FOR IMMEDIATE RELEASE: Feb. 26, 2018
Seattle, WA — Patients for Affordable Drugs (P4AD) brought together nearly a dozen Washingtonians Saturday for a training in Seattle focused on how to effectively organize, mobilize, and fight for lower drug prices at the state level. P4AD, a bipartisan national patient organization, has heard stories from more than 450 Washington residents struggling to afford their prescription drugs. To help empower patients to tell these stories and fight for real policy change, P4AD organized an in-person training to give local residents tools and tactics to amplify their experiences and connect them with elected officials.
“The patients we met in Seattle are ready to mobilize for action that will lower their prescription drug prices,” said Carlo Makarechi, Deputy Campaigns Director for Patients For Affordable Drugs. “I left inspired and excited to see what this wonderful group of patient advocates will do next.”
Patients traveled from across the state to join Saturday’s training, the second in a nationwide series hosted by Patients for Affordable Drugs. Among those in attendance was Carolyn Wilson, a retired radiology instructor whose experience with high drug prices has become personal.
“I’d watch patients come in with swollen arms and legs due to not taking their insulin,” she said. “Now, I’m scared that will happen to me. I haven’t taken insulin in over a month because of the cost of the drug.”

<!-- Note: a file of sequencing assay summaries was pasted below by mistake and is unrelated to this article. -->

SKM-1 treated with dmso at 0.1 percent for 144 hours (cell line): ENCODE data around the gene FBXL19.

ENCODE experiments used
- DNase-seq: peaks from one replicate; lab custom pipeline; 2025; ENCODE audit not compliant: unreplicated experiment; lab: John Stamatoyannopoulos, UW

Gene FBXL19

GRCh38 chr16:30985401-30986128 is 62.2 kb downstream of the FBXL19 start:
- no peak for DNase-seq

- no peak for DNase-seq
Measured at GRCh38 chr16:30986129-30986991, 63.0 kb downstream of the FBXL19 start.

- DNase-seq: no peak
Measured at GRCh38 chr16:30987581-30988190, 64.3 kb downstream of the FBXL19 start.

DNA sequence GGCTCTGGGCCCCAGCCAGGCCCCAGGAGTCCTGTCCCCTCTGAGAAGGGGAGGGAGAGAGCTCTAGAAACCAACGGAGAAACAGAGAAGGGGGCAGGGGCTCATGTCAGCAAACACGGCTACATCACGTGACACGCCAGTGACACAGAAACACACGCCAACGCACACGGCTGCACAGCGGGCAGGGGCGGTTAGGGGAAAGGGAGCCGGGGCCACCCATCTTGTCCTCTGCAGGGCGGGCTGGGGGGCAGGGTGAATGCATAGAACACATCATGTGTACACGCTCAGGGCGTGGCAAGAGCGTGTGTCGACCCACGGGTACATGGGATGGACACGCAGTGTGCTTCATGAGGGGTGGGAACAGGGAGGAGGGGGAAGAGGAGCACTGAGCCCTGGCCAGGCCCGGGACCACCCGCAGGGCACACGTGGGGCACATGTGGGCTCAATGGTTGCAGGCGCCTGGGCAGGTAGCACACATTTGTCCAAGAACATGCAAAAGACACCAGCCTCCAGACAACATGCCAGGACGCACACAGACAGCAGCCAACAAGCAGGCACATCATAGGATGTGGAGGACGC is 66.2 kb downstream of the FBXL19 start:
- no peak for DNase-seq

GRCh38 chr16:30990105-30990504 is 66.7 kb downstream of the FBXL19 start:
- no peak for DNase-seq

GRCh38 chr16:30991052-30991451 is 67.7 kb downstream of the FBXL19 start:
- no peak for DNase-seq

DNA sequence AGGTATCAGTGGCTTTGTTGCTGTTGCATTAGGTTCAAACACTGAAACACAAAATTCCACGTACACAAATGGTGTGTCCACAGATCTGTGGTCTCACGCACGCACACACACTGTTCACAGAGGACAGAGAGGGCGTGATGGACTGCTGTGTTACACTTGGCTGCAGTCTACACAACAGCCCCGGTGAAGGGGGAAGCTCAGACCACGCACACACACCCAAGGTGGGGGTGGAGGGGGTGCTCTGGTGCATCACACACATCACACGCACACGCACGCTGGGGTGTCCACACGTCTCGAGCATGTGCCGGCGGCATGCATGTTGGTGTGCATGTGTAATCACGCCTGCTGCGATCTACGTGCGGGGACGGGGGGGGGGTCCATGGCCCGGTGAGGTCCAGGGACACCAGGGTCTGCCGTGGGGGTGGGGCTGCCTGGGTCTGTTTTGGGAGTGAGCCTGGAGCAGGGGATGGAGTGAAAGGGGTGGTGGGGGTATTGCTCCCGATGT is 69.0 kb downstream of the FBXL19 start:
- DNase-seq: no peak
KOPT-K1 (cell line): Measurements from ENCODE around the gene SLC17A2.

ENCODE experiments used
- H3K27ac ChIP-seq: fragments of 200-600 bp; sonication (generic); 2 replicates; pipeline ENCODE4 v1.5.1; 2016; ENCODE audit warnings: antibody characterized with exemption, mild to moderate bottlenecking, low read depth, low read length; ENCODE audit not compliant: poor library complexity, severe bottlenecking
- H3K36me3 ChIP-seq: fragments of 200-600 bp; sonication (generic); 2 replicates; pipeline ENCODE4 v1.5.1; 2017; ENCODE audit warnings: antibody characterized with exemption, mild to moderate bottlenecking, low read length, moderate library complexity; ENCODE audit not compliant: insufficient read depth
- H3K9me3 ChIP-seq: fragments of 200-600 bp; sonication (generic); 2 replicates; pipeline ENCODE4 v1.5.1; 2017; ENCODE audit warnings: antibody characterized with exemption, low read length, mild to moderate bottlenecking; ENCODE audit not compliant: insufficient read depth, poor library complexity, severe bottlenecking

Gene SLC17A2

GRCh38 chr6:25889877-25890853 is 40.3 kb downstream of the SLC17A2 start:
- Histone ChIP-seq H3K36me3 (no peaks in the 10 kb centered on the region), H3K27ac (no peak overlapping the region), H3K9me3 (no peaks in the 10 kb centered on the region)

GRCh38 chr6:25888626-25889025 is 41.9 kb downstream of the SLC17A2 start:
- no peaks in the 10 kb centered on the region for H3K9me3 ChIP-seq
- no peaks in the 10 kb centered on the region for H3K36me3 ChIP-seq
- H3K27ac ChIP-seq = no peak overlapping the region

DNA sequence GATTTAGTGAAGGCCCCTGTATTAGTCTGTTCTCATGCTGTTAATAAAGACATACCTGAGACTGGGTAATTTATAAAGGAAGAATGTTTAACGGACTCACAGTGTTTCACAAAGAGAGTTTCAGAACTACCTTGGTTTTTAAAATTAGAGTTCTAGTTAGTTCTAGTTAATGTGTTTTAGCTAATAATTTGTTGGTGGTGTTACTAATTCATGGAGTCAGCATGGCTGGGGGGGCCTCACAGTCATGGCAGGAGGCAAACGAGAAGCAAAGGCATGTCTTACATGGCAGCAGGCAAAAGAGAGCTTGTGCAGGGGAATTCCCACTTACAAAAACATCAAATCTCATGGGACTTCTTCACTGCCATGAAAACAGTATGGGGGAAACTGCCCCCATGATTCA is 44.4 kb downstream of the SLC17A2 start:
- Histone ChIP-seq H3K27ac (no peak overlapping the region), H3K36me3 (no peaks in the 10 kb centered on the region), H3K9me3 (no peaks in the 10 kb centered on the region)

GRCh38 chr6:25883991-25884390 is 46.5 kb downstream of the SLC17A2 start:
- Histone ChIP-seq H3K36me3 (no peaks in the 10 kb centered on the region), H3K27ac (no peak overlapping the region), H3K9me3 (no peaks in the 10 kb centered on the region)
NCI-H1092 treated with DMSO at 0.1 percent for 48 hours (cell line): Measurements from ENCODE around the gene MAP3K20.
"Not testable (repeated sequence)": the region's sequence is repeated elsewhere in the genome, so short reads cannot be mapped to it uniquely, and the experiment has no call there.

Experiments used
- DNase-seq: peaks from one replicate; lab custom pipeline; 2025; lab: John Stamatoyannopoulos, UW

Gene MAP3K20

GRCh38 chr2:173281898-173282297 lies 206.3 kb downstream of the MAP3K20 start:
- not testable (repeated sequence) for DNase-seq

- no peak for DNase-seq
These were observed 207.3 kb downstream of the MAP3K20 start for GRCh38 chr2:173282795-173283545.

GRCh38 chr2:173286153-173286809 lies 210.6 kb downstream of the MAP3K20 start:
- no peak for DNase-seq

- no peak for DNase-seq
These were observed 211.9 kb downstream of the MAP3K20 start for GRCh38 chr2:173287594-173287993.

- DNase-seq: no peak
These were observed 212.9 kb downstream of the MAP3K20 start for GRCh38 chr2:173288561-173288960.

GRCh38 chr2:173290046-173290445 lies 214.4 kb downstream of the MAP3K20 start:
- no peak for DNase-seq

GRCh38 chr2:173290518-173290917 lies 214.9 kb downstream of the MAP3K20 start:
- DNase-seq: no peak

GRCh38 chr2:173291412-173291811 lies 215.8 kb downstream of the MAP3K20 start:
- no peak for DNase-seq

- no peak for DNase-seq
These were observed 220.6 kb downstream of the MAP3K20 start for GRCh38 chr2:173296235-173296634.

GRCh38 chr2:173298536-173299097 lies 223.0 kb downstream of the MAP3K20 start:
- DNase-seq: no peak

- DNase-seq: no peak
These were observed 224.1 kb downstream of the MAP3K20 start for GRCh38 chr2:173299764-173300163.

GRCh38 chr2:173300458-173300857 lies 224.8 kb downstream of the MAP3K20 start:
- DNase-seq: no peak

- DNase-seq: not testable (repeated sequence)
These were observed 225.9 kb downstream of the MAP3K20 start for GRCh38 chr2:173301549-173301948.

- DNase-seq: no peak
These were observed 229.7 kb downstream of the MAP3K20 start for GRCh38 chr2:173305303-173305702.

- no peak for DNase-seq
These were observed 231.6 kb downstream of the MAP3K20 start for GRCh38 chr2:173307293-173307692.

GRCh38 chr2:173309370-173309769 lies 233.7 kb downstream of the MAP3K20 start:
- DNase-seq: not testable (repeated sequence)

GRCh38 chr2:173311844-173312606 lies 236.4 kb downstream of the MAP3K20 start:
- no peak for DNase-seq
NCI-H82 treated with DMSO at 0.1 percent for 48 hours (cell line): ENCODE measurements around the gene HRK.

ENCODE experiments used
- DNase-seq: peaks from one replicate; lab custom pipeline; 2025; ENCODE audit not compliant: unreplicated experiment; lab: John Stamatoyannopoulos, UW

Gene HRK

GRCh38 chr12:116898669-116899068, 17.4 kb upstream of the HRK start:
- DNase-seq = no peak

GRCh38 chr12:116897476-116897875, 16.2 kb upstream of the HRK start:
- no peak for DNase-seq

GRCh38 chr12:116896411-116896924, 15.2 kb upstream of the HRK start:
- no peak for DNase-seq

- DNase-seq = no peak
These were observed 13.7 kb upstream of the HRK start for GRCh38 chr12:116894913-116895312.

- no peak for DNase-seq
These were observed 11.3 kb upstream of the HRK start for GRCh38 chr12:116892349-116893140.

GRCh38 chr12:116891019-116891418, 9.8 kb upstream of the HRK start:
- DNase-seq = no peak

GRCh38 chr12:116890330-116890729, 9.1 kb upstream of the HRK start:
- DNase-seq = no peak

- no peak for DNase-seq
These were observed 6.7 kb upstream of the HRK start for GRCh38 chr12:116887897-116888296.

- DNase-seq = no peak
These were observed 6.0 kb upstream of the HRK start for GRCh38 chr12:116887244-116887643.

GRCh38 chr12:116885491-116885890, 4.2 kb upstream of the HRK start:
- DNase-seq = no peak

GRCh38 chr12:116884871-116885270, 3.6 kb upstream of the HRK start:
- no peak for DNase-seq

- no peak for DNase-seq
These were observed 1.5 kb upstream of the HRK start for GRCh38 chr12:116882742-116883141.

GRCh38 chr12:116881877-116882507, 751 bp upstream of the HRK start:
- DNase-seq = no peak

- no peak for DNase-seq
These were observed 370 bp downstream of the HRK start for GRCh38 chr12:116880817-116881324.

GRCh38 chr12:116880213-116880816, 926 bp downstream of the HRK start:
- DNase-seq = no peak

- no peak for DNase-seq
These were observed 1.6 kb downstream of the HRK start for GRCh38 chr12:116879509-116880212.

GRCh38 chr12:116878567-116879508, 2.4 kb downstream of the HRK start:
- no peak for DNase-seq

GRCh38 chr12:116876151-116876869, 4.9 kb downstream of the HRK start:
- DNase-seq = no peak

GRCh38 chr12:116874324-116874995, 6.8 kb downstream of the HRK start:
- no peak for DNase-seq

As part of the campaign to encourage officials in Washington to enact policies that lower drug prices, P4AD will:
- Give residents tools to contact their legislators to fight for this policy change.
- Promote policies on social media.
- Lift up stories of Washington residents struggling under high drug prices.
Millions of Americans routinely choose not to fill prescriptions or skip doses to save money, according to a report from the National Center for Health Statistics. According to a study in The Oncologist, one in four cancer patients choose not to fill a prescription due to the prohibitive price, and one-fifth take less than the prescribed amount or fill a partial prescriptions. Kaiser Health News pointed out recently that 1.6 million Americans were likely to be diagnosed with cancer in 2017. That means anywhere from 168,000 to 405,000 will ration their drug use.